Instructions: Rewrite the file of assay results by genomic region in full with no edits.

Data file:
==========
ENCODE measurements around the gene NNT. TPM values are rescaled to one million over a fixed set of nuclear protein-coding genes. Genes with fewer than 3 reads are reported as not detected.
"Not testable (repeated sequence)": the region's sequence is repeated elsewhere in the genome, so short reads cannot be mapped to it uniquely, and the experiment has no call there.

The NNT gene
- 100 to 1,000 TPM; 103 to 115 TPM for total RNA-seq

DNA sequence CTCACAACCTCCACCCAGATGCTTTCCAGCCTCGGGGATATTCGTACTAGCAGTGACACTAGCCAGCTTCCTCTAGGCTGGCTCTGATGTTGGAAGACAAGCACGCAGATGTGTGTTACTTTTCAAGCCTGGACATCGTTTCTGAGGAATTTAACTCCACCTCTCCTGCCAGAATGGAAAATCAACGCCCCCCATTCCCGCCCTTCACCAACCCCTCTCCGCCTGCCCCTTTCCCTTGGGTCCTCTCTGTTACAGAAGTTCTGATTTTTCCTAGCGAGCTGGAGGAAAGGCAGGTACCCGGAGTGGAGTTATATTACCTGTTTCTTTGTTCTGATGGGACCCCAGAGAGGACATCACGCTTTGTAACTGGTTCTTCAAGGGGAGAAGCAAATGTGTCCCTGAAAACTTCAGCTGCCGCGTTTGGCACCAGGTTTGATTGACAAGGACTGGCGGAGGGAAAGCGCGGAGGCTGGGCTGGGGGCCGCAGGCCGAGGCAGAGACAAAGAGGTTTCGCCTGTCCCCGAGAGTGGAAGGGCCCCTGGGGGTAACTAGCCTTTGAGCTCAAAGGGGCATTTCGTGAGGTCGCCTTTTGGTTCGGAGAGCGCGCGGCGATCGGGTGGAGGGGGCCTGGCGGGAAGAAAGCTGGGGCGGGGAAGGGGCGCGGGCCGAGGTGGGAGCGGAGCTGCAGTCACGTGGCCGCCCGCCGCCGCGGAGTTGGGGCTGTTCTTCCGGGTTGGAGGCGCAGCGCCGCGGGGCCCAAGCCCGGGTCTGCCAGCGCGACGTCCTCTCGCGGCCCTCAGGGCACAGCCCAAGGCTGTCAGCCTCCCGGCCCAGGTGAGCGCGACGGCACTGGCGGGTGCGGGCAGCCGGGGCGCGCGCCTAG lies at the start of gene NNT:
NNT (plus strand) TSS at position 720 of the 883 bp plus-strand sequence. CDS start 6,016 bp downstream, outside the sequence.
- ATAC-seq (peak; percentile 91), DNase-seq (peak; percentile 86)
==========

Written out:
ENCODE measurements around the gene NNT. TPM values are rescaled to one million over a fixed set of nuclear protein-coding genes. Genes with fewer than 3 reads are reported as not detected.
"Not testable (repeated sequence)": the region's sequence is repeated elsewhere in the genome, so short reads cannot be mapped to it uniquely, and the experiment has no call there.

The NNT gene
- 100 to 1,000 TPM; 103 to 115 TPM for total RNA-seq

DNA sequence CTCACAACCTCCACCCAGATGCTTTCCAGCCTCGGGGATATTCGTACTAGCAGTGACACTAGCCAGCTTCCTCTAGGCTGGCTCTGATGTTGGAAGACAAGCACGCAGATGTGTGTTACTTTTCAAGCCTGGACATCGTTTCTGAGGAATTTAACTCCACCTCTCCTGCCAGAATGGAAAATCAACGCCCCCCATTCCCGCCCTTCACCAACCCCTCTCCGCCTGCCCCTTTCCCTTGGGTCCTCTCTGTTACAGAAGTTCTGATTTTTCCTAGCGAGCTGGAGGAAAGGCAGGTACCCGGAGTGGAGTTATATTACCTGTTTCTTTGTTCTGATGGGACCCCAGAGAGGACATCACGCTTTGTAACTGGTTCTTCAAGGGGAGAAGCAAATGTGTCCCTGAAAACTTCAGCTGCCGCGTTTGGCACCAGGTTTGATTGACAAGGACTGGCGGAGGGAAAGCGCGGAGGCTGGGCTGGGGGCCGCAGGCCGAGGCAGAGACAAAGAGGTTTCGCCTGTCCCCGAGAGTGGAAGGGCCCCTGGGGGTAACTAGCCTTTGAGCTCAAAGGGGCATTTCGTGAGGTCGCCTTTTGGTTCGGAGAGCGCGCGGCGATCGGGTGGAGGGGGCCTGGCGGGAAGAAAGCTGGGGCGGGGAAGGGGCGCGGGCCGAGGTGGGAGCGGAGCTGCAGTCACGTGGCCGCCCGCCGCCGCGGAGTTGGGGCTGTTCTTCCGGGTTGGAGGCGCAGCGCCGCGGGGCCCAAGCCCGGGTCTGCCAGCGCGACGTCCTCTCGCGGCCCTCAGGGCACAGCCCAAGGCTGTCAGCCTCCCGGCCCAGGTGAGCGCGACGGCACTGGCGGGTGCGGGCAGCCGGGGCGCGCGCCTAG lies at the start of gene NNT:
NNT (plus strand) TSS at position 720 of the 883 bp plus-strand sequence. CDS start 6,016 bp downstream, outside the sequence.
- ATAC-seq (peak; percentile 91), DNase-seq (peak; percentile 86)